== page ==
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Reshaping the Conversation

Essye Miller, principal deputy, DOD CIO, wants to reshape the cyber workforce conversation.

Essye Miller, principal deputy, Department of Defense chief information officer (DOD CIO), wants to reshape the cyber workforce conversation. And, she told the audience at the Cyber Education, Research and Training Symposium (CERTS), she needs their help.

Last year, the U.S. Defense Department released its first Digital Modernization Strategy. It presents the DOD CIO's vision for achieving the department’s goals and creating a more secure, coordinated, seamless, transparent and cost-effective IT architecture. This vision is guided by four priorities: cyber, C3, cloud adoption and artificial intelligence.

“If you read the strategy, you have a very clear picture of what we are looking to do in those four areas. But the one thing that underpins all of it is how we develop our cyber workforce. It’s pertinent and relevant to each and every one of those areas,” said Miller.

“We have these conversations that are centered around bits and bytes. Around technologies, not around critical thinking skills and how all of that comes together to impact the mission that we have to protect and defend the nation,” added Miller. “We don’t have the conversations about what our kids need to do to step in a space that they consider untouchable. How do we break that barrier?”

We also aren’t having the conversations on the hiring processes, she said. “You talk to someone about coming to work for the government and they think USAjobs[.gov], they think security clearance, but we don’t talk about Congress giving us authorities in the Cyber Excepted Service, to give us flexibility for compensation and pay. We don’t talk about the opportunity for [candidates] to come in as interns, to let us invest in them and then we make the decision on whether or not it’s a good fit,” stressed Miller.

Miller also discussed where she thinks some of the nation’s untapped resources are located. “I feel very strongly we are leaving opportunities on the table by not going to some of our more underdeveloped communities,” Miller said. Most small liberal art schools are interested in determining how to get their students recruited into government. “Our natural inclination is to focus on the major universities that have technical programs in the areas that we are focusing on. There’s a whole lot of population out there with students with soft skills that aren’t being tapped into,” added Miller.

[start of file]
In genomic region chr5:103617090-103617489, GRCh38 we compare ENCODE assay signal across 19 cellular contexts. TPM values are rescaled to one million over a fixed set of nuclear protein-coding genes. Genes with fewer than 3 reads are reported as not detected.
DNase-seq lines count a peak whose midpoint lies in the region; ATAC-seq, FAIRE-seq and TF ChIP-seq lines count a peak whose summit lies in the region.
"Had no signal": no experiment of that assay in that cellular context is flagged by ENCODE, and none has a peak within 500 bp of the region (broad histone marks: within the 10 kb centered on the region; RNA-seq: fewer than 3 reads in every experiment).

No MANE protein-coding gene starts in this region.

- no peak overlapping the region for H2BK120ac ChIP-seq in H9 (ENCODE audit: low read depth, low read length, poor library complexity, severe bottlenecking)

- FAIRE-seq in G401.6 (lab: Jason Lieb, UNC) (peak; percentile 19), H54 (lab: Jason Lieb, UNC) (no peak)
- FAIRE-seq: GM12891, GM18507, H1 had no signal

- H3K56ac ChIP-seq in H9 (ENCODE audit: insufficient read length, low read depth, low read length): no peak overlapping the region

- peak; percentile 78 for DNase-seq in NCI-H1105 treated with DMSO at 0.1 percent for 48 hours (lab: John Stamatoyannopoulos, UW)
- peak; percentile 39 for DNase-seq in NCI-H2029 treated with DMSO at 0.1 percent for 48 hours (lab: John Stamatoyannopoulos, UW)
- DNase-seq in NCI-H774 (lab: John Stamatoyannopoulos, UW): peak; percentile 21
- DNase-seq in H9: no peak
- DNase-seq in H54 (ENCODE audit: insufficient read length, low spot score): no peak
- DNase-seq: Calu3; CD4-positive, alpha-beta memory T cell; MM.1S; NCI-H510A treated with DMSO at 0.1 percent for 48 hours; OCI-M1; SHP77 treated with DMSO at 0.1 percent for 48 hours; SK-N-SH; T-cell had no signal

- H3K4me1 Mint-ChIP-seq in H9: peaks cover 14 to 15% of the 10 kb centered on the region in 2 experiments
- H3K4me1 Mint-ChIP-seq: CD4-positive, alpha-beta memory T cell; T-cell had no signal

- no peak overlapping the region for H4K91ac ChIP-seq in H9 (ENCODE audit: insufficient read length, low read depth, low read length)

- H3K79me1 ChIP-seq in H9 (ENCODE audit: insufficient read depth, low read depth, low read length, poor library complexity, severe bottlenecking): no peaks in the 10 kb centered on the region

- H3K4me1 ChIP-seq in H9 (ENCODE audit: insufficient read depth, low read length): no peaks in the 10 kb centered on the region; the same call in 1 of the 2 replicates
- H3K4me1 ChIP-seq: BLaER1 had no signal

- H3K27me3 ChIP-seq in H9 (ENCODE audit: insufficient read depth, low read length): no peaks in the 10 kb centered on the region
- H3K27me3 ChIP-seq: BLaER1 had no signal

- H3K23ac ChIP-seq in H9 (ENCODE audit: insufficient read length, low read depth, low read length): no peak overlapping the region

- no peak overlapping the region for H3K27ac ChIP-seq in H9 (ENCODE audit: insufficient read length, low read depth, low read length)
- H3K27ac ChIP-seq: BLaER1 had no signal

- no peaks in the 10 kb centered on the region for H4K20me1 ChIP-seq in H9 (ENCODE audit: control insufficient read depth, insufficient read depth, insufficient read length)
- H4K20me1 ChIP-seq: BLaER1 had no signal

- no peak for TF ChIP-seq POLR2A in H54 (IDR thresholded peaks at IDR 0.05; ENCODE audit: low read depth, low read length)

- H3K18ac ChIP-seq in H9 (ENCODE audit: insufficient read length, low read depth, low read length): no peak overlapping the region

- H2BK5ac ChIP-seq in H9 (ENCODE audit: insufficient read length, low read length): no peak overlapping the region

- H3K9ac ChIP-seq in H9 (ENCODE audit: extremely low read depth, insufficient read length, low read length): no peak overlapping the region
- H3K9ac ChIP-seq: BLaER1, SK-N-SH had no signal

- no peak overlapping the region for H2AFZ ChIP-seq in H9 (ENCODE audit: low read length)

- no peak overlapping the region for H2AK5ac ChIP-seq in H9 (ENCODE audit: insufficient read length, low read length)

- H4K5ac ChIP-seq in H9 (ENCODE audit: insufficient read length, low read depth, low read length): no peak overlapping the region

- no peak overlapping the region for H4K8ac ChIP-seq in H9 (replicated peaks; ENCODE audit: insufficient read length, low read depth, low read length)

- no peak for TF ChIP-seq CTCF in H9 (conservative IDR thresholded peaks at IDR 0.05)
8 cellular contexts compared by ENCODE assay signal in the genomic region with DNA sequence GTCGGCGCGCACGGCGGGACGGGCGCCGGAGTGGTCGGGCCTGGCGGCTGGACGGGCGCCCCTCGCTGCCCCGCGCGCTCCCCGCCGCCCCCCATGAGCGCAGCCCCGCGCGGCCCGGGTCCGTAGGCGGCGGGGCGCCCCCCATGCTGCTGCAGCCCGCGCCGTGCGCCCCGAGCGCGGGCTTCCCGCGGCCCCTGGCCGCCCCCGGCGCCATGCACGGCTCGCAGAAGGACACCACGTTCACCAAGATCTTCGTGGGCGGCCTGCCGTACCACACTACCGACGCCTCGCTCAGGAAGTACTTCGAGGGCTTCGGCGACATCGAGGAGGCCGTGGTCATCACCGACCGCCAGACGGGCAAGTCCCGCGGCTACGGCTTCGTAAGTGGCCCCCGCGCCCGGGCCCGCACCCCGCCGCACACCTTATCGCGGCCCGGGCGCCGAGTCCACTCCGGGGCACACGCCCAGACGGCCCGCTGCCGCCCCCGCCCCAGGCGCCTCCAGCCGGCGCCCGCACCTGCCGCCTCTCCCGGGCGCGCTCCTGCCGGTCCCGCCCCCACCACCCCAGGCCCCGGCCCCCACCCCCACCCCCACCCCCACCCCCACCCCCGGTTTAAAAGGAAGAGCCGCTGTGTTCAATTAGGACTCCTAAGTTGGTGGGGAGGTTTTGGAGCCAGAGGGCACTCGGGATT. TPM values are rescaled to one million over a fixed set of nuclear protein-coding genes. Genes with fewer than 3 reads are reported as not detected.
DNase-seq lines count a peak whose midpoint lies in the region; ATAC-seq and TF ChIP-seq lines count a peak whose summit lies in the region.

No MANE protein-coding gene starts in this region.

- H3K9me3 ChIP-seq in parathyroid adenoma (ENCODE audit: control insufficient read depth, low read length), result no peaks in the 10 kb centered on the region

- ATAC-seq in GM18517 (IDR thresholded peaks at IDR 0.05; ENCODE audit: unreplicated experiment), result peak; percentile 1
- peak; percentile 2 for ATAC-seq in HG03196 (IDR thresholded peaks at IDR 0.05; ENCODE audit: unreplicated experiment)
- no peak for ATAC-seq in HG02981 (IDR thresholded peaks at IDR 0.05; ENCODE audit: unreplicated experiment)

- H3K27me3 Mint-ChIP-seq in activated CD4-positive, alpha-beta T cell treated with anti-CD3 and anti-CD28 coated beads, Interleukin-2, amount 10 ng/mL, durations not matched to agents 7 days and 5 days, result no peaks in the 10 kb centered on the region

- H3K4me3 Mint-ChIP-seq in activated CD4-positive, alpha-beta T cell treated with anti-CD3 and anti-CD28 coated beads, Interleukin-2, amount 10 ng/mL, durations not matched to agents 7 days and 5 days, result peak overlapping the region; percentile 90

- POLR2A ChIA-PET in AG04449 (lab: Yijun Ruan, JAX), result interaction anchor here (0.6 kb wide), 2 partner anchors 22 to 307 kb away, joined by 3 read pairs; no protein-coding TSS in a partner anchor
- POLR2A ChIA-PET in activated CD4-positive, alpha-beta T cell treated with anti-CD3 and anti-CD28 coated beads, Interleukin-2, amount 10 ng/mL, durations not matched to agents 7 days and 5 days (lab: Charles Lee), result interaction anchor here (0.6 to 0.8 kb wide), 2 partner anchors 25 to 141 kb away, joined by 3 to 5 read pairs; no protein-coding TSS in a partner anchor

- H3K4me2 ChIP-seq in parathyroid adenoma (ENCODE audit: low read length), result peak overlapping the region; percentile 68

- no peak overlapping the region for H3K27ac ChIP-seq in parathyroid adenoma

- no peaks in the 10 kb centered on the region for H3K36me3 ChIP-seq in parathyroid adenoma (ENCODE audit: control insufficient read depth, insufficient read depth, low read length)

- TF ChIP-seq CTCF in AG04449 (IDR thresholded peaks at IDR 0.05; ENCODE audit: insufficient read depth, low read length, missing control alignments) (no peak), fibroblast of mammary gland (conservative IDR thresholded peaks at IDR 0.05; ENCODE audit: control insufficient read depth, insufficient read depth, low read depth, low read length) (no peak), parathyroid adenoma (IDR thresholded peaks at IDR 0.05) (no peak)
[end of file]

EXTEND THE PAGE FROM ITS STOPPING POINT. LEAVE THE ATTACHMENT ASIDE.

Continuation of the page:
She also sees the need to go into rural areas, and has personally traveled to historically black colleges and universities to make sure students are exposed, not just to the opportunities, but to the mission. “I suspect we have plenty of kids who are willing to serve and are looking to do something to make a difference,” Miller said. “Those are the things we are focused on from the departmental level to shift the focus.”

Miller helped commission a new workforce committee under the Federal CIO to take a “holistic look” on what they need to do from recruiting to retaining and added a new grouping called mission ready. “Because if we don’t start capturing metrics on what we’re doing with the workforce, we will have no idea how well we are doing,” stressed Miller. “We will have no idea where our investment is going as we are training and developing people.”

Miller echoed similar sentiments from the earlier speakers at the third annual CERTS about the need to mentor. “I would say everyone in this room has a responsibility to mentor,” she said. “If we don’t get our hands around establishing a better process to mature that pipeline, the persons that step into the roles behind us will have a huge challenge ahead of them.”

She thinks it should be relatively easy to identify slated candidates to step in behind the current cohort of cyber professionals. “Each of us can contribute to that, whether you‘re industry, academia or a veteran, you have an opportunity to help us reshape this conversation,” Miller said.